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Insurability can mean either whether a particular type of loss (risk) can be insured in theory, or whether a particular client is insurable for by a particular company because of particular circumstance and the quality assigned by an insurance provider pertaining to the risk that a given client would have.

An individual with very low insurability may be said to be uninsurable, and an insurance company will refuse to issue a policy to such an applicant. For example, an individual with a terminal illness and a life expectency of 6 months would be uninsurable for term life insurance. This is because the probability is so high for the individual to die within the term of the insurance, that he/she would present much too high a liability for the insurance company. A similar, and stereotypical, example would be earthquake insurance in California.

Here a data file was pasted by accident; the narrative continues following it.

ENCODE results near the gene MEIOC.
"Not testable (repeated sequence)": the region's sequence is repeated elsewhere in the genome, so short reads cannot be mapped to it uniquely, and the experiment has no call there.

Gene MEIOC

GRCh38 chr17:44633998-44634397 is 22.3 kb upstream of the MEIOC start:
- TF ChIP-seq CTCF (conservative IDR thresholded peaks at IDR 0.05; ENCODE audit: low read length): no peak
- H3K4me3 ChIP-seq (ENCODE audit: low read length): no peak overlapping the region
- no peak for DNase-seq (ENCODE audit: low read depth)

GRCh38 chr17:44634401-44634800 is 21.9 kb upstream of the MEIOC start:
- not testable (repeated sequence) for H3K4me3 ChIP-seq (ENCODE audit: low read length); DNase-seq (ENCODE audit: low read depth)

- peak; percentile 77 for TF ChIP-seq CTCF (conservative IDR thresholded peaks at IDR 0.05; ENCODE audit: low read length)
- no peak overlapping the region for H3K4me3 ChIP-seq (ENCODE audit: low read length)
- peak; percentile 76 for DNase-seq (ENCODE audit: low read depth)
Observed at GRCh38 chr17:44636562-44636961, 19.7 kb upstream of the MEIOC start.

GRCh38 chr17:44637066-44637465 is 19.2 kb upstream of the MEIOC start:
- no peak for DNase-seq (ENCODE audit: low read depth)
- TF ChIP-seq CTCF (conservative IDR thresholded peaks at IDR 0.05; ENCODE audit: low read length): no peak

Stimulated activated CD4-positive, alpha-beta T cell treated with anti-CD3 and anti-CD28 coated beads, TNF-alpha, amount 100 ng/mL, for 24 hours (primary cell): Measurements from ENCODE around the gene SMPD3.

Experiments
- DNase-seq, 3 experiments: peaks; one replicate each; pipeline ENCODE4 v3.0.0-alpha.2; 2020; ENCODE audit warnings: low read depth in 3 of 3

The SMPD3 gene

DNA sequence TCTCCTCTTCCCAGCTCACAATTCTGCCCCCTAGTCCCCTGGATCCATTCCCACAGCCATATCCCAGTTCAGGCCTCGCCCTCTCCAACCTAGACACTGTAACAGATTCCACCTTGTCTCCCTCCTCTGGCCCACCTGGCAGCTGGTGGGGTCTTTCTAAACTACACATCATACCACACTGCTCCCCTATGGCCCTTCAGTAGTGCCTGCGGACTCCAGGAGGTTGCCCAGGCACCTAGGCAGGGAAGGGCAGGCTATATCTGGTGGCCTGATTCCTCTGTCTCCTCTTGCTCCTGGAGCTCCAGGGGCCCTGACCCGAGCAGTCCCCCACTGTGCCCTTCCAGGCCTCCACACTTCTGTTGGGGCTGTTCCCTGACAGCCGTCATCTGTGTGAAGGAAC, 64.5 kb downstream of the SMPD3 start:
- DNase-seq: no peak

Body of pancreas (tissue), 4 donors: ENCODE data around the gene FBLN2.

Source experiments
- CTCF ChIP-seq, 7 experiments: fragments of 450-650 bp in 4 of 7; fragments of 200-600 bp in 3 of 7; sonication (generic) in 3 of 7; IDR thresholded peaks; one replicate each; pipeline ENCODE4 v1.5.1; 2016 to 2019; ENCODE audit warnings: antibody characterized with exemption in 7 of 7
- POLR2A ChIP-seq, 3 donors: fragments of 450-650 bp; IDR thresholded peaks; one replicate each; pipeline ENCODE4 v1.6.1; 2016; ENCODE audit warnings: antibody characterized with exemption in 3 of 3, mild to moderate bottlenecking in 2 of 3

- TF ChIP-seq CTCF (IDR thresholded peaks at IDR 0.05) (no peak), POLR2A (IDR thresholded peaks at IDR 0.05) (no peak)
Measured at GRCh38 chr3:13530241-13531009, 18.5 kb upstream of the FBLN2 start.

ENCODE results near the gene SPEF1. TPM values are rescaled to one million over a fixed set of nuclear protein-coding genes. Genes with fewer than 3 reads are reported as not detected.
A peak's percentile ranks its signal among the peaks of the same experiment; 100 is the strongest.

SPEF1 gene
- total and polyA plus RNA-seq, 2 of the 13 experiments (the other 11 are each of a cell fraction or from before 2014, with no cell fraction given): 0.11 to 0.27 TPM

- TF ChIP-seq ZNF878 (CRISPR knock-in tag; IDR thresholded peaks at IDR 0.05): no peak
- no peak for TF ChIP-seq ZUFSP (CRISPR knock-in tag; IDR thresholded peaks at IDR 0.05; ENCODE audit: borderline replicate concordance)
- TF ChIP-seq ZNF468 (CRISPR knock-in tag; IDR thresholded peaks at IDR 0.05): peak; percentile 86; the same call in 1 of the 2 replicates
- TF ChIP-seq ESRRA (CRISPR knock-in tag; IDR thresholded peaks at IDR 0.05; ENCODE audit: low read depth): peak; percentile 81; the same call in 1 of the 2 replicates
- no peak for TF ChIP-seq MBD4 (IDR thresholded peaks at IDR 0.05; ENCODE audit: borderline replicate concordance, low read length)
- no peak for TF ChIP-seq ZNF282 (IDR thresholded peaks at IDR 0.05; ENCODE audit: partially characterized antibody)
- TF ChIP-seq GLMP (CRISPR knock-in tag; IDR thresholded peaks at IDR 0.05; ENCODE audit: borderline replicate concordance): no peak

Insurability is sometimes an issue in case law of torts and contracts. It also comes up in issues involving tontines and other insurance fraud schemes. In real property law and real estate, insurability of title means the realty is marketable.

Characteristics of insurable risks

Risk which can be insured by private companies typically share seven common characteristics:

# Large number of similar exposure units.
# Definite Loss.
# Accidental Loss.
# Large Loss.
# Affordable Premium.
# Calculable Loss.
# Limited risk of catastrophically large losses.

Related articles:

* 1.1. Insurability


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